I love Muck !
|[Note Guidelines] Photographer's Note|
|This is another photograph taken at the sewage treatment works near to Nicosia. It is one of three species of turtle which occur on or around Cyprus. When people think of turtles in the Mediterranean most people will think of the marine turtles of which to species occur in the waters around Cyprus and nest on the beaches. These are the loggerhead turtle and the green turtle.|
What most people do not know is that there is a third turtle species which occurs on Cyprus With very limited distribution in the rivers and water bodies around Nicosia. This third species is a freshwater turtle called the Caspian or stripe neck turtle.The scientific name is Mauremys caspica.
I first saw the species at the sewage treatment works at Haspolat, about a year ago and it took me some time to find out about it. Ever since then I have been looking for an opportunity the photograph this animal either at the sewage works or in the waterways nearby.
The Caspian or stripe necked turtle can grow to about 25 cm in length and normally inhabits lakes rivers ditches and similar sorts of water bodies. It feeds on fish and other suitable small aquatic animals and in countries which have a harsh winter it will hibernate beneath the mud under the water. This turtle nests on dry land and the female normally lays between nine and 20 eggs.
the distribution and range of the species is from North West Africa, southern Europe to Turkey, Iran, Iraq, Syria Northern Cyprus Israel and some of the Aegian islands. What is not clear from the little research I have unable to find, is whether its presence in Northern Cyprus is natural or whether it has at sometime escaped from captivity.
this photograph was taken towards the end of the day after I had been photographing waders on the edge of the sewage works. I noticed the movement in amongst the debris at the edge of the settling pan about15 foot away from me and after I sat and patiently waited this turtle eventually emerged from amongst the reeds.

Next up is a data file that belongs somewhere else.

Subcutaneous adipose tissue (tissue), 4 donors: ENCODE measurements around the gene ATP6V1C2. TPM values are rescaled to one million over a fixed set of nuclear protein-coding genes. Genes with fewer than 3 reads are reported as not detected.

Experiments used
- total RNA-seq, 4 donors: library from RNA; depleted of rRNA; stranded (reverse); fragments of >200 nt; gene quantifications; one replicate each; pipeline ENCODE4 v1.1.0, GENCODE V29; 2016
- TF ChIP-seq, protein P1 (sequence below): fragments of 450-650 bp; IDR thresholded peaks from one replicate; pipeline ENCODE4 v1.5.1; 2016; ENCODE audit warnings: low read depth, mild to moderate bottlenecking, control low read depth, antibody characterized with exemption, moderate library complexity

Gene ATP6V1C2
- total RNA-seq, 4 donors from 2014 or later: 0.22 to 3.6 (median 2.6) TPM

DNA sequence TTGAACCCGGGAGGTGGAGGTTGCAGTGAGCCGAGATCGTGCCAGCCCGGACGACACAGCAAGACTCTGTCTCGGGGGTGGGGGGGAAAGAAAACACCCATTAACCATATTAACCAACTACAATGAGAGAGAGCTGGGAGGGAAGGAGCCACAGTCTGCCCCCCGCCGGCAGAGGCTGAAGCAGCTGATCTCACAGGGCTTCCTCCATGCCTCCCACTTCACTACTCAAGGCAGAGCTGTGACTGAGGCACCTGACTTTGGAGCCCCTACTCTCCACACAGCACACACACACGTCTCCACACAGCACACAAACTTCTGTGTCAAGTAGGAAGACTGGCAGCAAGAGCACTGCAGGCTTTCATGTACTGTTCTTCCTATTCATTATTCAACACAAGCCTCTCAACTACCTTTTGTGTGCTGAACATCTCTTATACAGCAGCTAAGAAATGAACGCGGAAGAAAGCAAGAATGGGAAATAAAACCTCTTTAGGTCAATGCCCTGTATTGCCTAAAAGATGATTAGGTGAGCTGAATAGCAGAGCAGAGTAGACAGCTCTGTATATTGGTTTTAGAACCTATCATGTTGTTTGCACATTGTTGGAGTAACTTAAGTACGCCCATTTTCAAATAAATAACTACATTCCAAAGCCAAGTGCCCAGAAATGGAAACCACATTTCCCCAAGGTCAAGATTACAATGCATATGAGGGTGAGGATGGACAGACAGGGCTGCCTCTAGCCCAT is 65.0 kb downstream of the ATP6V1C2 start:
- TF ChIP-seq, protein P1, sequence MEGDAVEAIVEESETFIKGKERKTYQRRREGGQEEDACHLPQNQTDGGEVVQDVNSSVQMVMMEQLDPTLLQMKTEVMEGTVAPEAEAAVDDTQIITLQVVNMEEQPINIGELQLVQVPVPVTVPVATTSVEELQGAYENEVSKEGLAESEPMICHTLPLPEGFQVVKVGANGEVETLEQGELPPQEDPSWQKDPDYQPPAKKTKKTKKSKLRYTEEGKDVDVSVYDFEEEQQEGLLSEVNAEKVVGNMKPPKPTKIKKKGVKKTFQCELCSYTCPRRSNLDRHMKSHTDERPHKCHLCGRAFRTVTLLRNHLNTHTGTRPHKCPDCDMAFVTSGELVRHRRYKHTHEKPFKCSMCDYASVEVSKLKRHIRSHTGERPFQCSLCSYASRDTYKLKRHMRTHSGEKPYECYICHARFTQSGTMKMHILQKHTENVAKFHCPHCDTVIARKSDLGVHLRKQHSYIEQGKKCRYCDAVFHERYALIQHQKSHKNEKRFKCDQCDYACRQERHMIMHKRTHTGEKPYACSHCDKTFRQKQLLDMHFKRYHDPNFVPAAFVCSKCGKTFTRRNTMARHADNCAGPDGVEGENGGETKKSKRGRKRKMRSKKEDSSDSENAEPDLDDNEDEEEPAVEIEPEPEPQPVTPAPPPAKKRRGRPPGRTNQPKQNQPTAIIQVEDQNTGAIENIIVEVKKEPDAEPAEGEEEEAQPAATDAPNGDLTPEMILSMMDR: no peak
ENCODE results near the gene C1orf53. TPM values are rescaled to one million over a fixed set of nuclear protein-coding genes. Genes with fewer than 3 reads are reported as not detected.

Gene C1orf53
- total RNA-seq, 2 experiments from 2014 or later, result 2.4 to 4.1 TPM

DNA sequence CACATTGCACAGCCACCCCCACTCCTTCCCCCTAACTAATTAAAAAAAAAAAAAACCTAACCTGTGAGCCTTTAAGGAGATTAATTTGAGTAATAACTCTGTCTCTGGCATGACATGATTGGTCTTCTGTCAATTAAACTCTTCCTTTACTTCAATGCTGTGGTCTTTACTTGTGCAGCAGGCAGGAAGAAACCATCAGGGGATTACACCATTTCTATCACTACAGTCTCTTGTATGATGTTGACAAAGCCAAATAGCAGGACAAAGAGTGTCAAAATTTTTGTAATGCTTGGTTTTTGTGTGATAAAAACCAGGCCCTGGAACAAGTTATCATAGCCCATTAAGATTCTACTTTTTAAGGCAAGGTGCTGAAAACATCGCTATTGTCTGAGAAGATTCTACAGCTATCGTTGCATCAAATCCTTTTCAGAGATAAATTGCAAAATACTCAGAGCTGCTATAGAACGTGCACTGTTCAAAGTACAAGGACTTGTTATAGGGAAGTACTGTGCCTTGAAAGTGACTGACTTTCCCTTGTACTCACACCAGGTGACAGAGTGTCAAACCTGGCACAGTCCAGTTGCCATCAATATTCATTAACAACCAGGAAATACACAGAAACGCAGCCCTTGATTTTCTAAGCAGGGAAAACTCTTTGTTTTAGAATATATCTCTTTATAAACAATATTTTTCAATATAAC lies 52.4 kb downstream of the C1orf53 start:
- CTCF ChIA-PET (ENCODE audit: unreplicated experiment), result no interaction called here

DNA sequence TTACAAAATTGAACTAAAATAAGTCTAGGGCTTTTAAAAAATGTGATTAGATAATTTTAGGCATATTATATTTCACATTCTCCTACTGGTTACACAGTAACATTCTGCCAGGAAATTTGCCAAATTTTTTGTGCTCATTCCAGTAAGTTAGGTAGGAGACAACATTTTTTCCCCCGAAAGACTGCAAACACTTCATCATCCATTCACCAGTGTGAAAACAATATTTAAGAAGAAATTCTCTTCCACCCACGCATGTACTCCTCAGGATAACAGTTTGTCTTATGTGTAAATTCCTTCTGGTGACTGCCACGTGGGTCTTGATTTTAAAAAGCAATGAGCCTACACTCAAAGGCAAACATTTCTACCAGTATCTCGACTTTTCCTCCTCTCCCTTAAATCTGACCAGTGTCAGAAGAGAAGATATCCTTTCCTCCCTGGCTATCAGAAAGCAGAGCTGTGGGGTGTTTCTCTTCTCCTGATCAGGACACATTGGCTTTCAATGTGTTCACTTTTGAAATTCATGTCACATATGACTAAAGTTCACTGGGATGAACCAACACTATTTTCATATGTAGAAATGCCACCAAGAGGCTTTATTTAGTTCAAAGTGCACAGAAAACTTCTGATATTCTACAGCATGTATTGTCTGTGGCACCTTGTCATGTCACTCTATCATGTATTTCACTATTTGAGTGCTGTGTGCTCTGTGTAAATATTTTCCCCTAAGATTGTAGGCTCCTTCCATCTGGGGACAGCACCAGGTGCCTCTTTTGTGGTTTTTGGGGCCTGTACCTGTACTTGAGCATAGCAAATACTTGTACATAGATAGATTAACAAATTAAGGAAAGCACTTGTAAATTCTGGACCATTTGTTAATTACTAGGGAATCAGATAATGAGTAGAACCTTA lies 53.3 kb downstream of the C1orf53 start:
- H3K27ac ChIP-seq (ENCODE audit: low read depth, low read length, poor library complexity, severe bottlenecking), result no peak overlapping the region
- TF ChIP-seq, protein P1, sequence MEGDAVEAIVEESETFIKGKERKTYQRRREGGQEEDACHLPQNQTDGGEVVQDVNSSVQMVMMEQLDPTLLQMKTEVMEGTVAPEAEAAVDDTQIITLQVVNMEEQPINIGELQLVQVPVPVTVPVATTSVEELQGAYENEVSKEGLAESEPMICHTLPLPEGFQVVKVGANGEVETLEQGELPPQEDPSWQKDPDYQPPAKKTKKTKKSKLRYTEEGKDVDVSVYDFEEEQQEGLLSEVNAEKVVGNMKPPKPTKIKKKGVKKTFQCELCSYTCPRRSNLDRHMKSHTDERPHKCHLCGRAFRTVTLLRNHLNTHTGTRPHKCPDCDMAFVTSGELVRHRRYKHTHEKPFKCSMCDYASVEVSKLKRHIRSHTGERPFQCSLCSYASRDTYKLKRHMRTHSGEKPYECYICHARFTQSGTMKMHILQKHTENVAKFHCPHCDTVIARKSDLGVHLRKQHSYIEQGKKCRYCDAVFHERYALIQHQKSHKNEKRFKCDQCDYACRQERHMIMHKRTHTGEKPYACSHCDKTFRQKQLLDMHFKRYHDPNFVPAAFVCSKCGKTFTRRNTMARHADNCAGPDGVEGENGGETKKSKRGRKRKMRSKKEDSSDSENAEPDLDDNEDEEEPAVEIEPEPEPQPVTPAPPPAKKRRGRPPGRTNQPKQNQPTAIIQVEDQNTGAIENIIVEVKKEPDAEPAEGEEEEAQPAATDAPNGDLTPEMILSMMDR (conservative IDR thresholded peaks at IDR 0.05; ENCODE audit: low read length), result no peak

As we had been parked and in position for some time we were able to make a series of photographs at quite close distance without disturbing the animal.
This photograph was taken using my friends Eos 7D which I have borrowed for the afternoon to see the effect of the 1.6 multiplication. Previously I have always used full frame Digital cameras such as the Eos 1DS but having borrowed the the 7D for an afternoon I am sold on the multiplication factor when used for wildlife work.
This photograph was taken at ISO 100, F8 at 1/400 with a 100-400is Canon lens - with the Eos 7D this gave an effective focal length of 540mm.
Regards -- Phil
CatherineD, boreocypriensis, tuslaw, bahadir has marked this note useful
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Great capture! Very impressive to see his head and neck with so fine details. It is a very shy turtle not easy to approach. Thanks to your patience, you get this very good result. I like also the composition. Useful note too. Cheers,
Nice to see a real beauty from my homeland. As a Turkish Cypriot herpetologist this post also very meaningfull and remarkable for me. You've captured it in Pedios river (Kanlıdere) in its natural distribution area in lovely pose indeed.
TFS this and have a nice night/new week!
- [2010-10-17 18:40]
A fantastic shot of this turtle showing wonderful detail, color and exposure. Love the natural setting and composition you chose for this fine image. Great job!!
what a nice species, what a clear capture, tfs!
Hello Phil, excellent shot of this pretty terrapin from lateral side with nice composition, details and colours.
TFS and regards,
The best shot of Mauremys caspica, in Cyprus